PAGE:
What does site-inspired sustainable furniture design look like when the site is a 3,500-acre “rewilding” location in West Sussex? Bill Amberg Studio answers the question with an extremely handsome furniture collection designed for the café/farm shop set to open at Knepp Estate next year. It’s made with leather produced from hides from longhorn cattle and deer that roam the estate, and which is tanned in the U.K. Wood is diseased ash from dieback clearance. Waste and energy use during production were kept to a minimum.
Does that sound a bit familiar? If it does. it may be because you’ve read a book about the site called Wilding.
Although vegans might not characterize Amberg’s new line as sustainable furniture, Knepp makes a very good case for an ecologically-sound model that culls animals at the top, and that uses all products derived from the cull.
The Knepp Estate Wildland Project allows nature to take the lead. There, grazing animals drive habitat creation, where restoration of natural waterways, for example. draws rare turtle doves, nightingales, peregrine falcons, and purple emperor butterflies; more common species are also flourishing. And there’s convincing data about the health and climate benefits of pasture-fed meat and dairy products.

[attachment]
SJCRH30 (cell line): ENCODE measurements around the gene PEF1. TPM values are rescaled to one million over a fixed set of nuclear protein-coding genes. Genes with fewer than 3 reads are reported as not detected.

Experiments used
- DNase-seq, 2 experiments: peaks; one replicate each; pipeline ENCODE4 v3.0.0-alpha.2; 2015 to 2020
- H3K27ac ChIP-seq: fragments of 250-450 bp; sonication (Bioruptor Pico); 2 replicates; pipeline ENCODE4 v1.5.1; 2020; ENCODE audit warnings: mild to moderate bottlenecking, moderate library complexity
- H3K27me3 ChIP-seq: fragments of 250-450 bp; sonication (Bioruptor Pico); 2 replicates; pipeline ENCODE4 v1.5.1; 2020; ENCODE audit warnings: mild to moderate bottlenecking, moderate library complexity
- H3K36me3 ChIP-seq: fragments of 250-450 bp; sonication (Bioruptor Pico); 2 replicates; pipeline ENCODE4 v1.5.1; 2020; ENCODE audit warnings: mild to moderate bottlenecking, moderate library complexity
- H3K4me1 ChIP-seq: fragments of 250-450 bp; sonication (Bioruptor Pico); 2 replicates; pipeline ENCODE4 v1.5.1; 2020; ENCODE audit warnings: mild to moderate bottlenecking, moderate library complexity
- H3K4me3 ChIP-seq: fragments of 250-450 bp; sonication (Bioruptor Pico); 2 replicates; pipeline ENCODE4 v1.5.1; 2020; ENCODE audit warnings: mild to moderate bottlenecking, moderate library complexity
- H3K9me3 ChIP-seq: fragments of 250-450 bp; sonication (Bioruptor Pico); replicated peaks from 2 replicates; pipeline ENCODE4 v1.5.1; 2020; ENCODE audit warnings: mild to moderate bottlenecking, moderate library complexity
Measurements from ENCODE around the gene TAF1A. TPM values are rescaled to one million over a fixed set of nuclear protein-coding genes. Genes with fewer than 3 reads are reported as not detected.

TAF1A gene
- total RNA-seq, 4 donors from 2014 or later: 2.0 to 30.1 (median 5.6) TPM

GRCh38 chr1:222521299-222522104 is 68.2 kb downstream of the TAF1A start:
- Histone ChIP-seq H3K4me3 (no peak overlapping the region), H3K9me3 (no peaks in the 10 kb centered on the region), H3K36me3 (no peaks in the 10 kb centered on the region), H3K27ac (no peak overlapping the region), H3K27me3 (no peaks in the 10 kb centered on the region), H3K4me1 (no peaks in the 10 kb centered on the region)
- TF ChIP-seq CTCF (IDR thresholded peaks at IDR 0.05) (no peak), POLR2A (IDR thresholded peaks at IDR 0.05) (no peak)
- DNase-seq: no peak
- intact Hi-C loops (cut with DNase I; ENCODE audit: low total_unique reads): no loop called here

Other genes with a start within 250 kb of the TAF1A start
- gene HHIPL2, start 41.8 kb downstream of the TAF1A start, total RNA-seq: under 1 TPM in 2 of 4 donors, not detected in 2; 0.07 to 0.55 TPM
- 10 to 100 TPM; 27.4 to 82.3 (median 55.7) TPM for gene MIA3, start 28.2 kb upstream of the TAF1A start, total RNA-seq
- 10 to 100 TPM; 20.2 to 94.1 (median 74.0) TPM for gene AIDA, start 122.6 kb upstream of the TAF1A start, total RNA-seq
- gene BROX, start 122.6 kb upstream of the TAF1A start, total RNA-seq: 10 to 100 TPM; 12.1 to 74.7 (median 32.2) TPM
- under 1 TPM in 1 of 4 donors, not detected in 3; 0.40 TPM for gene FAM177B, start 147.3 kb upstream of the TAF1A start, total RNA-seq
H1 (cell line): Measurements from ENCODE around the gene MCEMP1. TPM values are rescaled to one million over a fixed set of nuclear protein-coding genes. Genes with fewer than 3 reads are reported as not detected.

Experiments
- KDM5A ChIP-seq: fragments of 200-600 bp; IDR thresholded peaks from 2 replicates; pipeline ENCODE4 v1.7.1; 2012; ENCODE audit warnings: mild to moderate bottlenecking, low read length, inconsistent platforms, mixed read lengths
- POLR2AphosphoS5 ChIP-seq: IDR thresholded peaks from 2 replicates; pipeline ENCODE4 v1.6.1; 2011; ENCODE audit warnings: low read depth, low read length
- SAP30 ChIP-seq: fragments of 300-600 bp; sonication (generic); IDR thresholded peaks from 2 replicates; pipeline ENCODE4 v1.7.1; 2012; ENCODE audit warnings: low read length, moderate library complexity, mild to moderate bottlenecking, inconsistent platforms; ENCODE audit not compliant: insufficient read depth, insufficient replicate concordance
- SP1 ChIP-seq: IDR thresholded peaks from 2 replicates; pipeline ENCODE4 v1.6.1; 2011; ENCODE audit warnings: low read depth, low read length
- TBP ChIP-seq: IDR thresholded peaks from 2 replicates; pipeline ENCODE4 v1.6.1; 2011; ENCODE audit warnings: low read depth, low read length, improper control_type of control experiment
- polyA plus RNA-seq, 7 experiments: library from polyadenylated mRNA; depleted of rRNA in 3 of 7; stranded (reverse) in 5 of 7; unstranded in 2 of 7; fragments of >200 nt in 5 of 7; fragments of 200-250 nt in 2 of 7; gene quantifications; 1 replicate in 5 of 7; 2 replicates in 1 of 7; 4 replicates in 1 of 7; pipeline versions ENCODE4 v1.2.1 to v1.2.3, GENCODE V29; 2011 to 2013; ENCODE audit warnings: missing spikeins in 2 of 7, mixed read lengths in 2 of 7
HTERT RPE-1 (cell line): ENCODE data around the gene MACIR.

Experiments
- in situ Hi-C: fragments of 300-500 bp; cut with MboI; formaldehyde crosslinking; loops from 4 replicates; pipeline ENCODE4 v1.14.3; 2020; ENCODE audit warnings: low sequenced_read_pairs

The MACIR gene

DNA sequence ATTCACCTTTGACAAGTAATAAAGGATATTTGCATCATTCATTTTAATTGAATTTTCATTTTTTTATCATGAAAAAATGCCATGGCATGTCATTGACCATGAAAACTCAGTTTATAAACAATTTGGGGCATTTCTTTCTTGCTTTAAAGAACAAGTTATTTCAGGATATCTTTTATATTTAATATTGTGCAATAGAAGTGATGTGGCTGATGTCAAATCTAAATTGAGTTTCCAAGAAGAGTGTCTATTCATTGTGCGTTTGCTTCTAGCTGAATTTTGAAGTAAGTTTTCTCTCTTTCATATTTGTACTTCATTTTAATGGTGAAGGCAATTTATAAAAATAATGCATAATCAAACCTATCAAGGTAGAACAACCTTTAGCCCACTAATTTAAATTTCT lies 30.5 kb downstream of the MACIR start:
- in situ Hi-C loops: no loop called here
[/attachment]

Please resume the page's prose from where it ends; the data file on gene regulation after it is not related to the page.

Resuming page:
Skins are tanned at small operations in the U.K. One specializes in shoe sole leather, the other in tanning of deer hides.
Amberg became interested in the structural possibilities of shoe sole leather-its firmness, rigidity, and durability. That drove furniture design, including a tub chair (below) that has the elegant swoop of the best MCM moulded plywood. All the fixings are simple carriage bolts and rivets, with brass washers to prevent staining.
A simple, sensational tub chair
A wider horizon in view?
Inspired by the medieval aspect of barn housing the café, the collection also includes a stool, log basket, and coasters. The sustainable furniture collection officially launched during London Design Festival 2022, and is now available for the public to purchase.
One aim of Knepp Estate is to demonstrate that a process-led approach is an effective, efficient, and ecological way to restore failing or abandoned farmland. Ideally, such sites would connect to other nature reserves/wildlife sites to act as “webbing” across a larger landscape.
With an expanded public offering on site, and a beautiful, sustainable new furniture collection, the view from Knepp Estate and the Wildland Project just got a little wider. Good luck to them.